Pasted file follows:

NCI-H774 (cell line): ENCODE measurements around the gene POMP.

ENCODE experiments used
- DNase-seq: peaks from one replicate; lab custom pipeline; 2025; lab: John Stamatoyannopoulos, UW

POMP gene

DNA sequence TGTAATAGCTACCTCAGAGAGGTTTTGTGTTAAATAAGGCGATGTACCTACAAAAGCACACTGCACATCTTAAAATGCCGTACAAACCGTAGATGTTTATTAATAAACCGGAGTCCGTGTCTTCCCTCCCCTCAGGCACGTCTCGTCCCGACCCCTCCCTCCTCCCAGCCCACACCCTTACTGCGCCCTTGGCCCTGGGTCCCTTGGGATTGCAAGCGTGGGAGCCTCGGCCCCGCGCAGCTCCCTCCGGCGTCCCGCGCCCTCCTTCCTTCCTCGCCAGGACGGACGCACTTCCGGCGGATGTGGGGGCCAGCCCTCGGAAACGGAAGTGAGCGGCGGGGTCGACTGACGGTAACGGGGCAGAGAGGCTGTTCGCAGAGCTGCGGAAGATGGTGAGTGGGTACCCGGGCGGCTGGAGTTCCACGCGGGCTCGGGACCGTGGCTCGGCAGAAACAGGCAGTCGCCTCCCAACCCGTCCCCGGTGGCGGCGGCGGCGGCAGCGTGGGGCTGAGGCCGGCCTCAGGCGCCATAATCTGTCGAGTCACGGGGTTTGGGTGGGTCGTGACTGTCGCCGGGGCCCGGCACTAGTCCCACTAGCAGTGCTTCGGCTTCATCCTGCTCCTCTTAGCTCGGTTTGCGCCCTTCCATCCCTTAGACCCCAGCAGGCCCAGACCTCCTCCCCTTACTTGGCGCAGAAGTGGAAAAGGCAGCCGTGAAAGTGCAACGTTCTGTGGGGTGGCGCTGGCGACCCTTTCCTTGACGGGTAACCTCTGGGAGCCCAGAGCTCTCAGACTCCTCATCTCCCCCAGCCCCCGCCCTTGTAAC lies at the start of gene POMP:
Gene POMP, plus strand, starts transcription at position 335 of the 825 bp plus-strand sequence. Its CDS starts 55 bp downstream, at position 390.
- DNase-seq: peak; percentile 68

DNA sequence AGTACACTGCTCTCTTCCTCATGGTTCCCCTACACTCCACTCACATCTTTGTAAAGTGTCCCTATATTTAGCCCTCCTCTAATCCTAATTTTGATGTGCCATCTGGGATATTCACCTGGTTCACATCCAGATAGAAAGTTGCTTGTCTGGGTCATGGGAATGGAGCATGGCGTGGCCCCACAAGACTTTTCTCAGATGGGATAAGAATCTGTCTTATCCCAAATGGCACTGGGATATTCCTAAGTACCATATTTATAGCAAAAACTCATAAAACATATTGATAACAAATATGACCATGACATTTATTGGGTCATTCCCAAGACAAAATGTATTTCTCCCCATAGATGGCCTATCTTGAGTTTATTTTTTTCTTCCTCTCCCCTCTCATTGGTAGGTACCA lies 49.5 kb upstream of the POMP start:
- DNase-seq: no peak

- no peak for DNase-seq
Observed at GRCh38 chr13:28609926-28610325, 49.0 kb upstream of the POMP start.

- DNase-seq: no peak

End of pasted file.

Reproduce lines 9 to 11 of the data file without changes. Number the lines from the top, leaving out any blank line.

- DNase-seq: no peak

- no peak for DNase-seq
Observed at GRCh38 chr13:28609926-28610325, 49.0 kb upstream of the POMP start.